The interim Champion
The Philippines have several other notable fighters in this division including WBA interim champion Randy Petalcorin who is a much touted southpaw with venomous power and an exciting style. “Razor” is exciting fighter though one who hasn't yet scored a major win with his best scalp to date being against Walter Tello. Hopefully this year we will find out a lot more about the 23 year old southpaw and find out if he has the ability to claim a “real” world title.
Milan Melindo will be the next Asian fighter to fight for a Light Flyweight title when he steps up to take on IBF champion Javier Mendoza on April 25th. Melindo is a fabously talented fighter but one who seems to struggle when he steps up a level and he has struggled with both Jean Piero Perez and Martin Tecuapetla in recent bouts. He's talented but lacks the power and consistency to be genuinely world class.
The notable none Asian (I)
Having just mentioned the IBF champion it makes sense to talk about him a little bit. The heavy handed Javier Mendoza is a wonderfully fun fighter to watch with serious power, aggression and pressure. He's not the most technically capable nor the fastest but it may well take a very good fighter to beat him. Melindo, in our eyes, lacks the style to get the job done in Mexico but it will be fun when the two collide.
The notable non Asian (II)
Mexico's Pedro Guevara may well be the best fighter in the division and yet the 25 year old is generally over-looked by many in the division. Part of the reason he is over-looked is that he lost his first step up bout, coming up short against John Riel Casimero, however since then he has scored 4 straight wins including notable victories over Raul Garcia, Mario Rodriguez and most recently Akira Yaegashi. This kid is extremely talented and appears to have all the tools to be a star.
Images courtesy of:
WBO Boxing (Nietes)
Essam Sanbani (Raymi)
As well as the trio mentioned above the division also includes several other interesting fighters, such as-
"The Wonderfully Named"
The best name in the division, by a long way, is Knockout CP Freshmart (9-0, 5) who is the current WBA interim champion and a 24 year old who is tipped to become something a bit special by those in the know in Thailand. We've yet to be convinced but her certainly the perfect name for a boxing star and his style is certainly not a bad one to watch. He's expected back in the ring in early March to defend his title against Indonesian veteran Muahmmad Rachman (65-11-5, 35)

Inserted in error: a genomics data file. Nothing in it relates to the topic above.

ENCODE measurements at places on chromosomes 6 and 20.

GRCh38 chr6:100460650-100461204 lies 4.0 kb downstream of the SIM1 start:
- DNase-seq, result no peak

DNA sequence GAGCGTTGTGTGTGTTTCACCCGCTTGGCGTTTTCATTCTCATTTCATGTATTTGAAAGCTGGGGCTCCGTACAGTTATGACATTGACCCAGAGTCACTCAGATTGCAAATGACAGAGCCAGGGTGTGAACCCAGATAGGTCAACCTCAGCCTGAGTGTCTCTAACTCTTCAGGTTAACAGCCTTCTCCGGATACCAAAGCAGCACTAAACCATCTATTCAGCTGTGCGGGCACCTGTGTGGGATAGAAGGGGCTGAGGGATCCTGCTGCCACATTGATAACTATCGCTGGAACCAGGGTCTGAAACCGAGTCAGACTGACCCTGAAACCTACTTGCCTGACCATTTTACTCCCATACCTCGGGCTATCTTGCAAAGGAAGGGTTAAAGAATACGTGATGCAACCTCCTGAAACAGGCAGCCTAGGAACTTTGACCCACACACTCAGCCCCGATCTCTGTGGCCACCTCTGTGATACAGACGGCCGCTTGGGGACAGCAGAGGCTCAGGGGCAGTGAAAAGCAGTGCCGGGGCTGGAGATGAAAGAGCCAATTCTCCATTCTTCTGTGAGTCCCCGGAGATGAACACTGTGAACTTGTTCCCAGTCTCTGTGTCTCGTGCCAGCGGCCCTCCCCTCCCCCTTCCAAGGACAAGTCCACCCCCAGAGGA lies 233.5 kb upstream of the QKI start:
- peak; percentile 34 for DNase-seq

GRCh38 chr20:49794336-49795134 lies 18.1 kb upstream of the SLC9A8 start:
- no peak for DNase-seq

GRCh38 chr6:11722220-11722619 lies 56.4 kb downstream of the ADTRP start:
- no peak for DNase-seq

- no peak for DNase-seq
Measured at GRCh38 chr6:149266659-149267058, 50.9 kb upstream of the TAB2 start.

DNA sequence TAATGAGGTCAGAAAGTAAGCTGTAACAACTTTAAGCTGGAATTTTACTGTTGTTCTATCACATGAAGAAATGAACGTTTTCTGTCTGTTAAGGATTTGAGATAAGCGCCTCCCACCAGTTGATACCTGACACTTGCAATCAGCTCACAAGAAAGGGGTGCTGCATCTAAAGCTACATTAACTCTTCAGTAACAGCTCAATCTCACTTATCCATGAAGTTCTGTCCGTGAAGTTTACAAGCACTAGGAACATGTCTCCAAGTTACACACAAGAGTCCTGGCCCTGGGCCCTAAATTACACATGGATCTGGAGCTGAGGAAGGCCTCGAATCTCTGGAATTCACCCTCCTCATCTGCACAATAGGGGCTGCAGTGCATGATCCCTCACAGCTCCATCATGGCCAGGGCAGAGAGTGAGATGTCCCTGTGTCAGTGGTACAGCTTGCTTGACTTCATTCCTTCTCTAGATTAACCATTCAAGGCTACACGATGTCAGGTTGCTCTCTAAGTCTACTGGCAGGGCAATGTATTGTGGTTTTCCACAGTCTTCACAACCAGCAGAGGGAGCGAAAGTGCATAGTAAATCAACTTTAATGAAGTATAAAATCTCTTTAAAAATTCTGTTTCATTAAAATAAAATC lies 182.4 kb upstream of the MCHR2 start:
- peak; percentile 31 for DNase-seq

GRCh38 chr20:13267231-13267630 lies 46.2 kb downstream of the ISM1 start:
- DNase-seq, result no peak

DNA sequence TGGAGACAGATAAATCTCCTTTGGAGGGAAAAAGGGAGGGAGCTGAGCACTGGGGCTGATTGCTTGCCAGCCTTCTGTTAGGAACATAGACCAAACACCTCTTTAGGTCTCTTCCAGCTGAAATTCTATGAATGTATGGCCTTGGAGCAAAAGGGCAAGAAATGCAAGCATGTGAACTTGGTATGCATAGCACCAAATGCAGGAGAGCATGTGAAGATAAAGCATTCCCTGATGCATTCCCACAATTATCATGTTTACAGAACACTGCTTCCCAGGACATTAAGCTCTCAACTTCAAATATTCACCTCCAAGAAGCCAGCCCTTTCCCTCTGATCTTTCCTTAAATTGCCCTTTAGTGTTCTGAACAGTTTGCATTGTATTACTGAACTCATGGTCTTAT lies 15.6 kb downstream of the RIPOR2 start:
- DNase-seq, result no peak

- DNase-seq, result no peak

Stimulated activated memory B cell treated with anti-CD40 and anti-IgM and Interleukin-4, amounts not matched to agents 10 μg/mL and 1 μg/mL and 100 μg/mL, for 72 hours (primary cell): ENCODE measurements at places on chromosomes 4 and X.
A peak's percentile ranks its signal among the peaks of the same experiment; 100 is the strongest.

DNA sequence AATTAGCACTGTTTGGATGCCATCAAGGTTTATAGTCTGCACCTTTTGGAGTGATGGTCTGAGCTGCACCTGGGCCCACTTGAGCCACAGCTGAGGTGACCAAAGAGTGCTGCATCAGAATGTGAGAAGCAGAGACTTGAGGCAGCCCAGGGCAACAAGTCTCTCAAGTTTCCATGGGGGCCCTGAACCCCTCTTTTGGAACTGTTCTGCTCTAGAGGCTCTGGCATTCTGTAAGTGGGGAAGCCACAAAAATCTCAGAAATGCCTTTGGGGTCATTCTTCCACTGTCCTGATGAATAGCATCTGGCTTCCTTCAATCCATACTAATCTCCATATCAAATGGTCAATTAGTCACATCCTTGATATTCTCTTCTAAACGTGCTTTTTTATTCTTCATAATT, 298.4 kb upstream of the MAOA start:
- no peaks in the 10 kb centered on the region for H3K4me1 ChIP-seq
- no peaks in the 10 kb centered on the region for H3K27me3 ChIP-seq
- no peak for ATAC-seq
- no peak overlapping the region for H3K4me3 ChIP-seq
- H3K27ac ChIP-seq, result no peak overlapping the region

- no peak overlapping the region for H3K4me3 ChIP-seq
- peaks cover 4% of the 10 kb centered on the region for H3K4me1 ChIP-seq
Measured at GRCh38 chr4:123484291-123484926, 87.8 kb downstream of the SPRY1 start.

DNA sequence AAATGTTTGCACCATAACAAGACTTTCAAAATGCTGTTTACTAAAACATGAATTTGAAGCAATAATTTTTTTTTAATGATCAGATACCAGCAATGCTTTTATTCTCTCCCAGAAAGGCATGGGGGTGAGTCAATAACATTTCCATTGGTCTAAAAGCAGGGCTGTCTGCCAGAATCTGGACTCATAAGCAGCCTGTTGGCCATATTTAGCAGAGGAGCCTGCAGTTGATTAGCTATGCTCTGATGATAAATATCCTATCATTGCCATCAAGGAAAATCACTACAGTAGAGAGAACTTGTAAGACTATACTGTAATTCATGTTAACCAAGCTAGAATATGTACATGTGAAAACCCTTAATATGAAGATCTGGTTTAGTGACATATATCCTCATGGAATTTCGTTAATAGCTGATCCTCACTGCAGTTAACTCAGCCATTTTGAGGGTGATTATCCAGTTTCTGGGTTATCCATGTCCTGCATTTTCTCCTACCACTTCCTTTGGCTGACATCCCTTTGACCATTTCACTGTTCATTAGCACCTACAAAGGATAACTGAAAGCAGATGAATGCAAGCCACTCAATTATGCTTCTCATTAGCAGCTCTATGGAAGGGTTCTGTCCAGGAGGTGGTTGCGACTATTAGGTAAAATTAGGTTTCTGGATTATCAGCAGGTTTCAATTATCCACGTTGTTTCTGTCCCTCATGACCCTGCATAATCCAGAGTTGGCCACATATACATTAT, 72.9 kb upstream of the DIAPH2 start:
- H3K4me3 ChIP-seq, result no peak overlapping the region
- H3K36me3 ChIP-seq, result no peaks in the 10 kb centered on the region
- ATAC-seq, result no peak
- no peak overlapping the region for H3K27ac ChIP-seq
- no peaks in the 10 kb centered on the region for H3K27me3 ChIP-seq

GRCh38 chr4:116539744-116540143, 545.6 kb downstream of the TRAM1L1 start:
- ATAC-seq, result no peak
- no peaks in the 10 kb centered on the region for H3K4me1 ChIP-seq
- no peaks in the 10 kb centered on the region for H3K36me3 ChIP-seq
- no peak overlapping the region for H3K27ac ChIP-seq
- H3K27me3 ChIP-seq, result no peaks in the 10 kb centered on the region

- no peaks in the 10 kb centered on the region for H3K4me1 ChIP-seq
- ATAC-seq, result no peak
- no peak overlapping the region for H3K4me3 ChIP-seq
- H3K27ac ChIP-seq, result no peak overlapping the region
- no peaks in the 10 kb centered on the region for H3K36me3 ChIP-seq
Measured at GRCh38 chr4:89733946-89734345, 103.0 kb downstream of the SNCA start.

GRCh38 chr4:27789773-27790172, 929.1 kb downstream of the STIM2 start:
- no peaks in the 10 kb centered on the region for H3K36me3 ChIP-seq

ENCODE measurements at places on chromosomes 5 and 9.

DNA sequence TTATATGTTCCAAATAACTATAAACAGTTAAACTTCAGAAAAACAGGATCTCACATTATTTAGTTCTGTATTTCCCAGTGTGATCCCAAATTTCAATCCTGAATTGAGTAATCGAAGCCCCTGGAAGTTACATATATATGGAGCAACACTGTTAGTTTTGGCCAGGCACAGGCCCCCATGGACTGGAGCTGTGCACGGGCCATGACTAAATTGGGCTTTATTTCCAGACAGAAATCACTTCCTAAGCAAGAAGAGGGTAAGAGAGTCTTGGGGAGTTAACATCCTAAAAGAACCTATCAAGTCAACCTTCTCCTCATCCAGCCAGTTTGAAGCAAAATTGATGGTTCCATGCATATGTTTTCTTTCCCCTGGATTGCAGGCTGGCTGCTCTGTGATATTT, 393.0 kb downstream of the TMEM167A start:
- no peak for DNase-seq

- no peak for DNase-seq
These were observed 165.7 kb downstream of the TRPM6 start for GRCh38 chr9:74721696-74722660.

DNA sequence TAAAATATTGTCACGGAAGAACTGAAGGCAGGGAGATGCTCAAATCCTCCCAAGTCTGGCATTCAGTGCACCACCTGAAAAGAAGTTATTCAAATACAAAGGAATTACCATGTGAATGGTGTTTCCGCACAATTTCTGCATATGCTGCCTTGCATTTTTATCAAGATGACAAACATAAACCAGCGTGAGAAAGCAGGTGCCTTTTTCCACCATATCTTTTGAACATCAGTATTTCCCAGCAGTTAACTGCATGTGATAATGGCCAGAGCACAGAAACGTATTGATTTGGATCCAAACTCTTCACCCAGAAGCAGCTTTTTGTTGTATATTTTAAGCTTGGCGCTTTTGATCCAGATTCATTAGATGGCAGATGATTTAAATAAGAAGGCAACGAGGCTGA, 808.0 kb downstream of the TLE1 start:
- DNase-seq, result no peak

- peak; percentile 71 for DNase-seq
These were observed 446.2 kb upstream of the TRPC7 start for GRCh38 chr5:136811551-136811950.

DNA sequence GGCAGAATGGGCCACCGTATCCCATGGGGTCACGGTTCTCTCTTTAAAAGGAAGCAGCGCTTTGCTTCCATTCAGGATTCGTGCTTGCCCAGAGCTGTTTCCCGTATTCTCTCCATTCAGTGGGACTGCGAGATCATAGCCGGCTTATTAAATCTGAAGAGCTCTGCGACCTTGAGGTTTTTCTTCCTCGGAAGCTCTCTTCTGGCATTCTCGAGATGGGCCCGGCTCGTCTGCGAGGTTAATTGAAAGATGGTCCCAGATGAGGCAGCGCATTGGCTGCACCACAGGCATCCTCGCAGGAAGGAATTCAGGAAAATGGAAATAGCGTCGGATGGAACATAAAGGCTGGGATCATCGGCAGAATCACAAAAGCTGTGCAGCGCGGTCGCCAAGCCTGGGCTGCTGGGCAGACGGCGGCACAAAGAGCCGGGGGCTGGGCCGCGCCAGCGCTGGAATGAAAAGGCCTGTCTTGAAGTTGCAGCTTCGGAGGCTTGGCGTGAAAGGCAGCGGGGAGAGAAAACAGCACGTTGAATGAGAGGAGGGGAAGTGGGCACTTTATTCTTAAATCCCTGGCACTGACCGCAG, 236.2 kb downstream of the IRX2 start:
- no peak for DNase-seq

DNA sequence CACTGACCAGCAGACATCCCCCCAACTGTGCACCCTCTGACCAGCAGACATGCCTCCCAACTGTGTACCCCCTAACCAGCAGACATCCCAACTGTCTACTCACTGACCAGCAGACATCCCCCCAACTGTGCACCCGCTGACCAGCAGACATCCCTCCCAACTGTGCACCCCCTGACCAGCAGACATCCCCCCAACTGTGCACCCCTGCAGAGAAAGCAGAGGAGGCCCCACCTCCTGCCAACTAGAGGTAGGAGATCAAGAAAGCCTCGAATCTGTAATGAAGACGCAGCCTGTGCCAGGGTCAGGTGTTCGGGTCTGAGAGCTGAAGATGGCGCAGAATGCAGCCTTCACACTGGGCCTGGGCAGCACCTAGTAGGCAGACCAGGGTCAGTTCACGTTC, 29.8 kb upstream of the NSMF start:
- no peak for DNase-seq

"The Notable Non-Asian"
The most notable non-Asian fighter in the division is, without a doubt, WBA and IBO champion Hekkie Budler (27-1, 9). Budler, a highly skilled South African fighter, is said to be a target for both Takayama and Knockout and has already scored wins over Asian fighters Pigmy Kokietgym (KO8) and Xiong Zhao Zhong (UD12). Our next chance to see Budler is this coming weekend when he battles against Mexican Jesus Silvestre (20-5, 22) in a very good looking WBA Mandatory title fight.
A huge thanks to Eric Armit for sending us another of his amazing "Snips and Snipes" columns.
On-off-on-off-on-off the story of the Floyd Mayweather vs. Manny Pacquiao fight has for the past few years been-as an old Glaswegian pal of mine might have said–like a tarts knickers ( “tart” is a euphemism for a lady of loose virtue, and elastic, of which I have no personal experience). Every day seems to bring another hopeful sounding revelation that this party or these parties have agreed it is on only for a note of caution to creep in when there is no formal announcement. Time is rapidly running out for the 2 May date as each boxer will want the maximum time to prepare for the biggest fight of their lives and if it is not settled well before the end of this month that will leave insufficient time. Come on guys get it sorted. It has to happen for the sake of Mayweather’s legacy. “Mayweather? Yeah a great fighter but he dodged Pacquiao”. There are also other big fights in suspended animation awaiting this decision.
Over the last few years we've seen the Thai boxing scene hit the bottom of the barrel. At one point they had no world champions and very few fighters than any but the most hardcore of fans would recognise. Today however they find themselves mid-way through the rebuilding process. They have a couple of world champions, in the form of Amnat Ruenroeng (IBF 112) and Wanheng Menayothin (WBC 105) as well an interim champion, Knockout CP Freshmart (WBA interim 105). They also have a host of prospects and number of highly ranked contenders. In fact I'd go as far as to say Thailand is set for a Golden Age.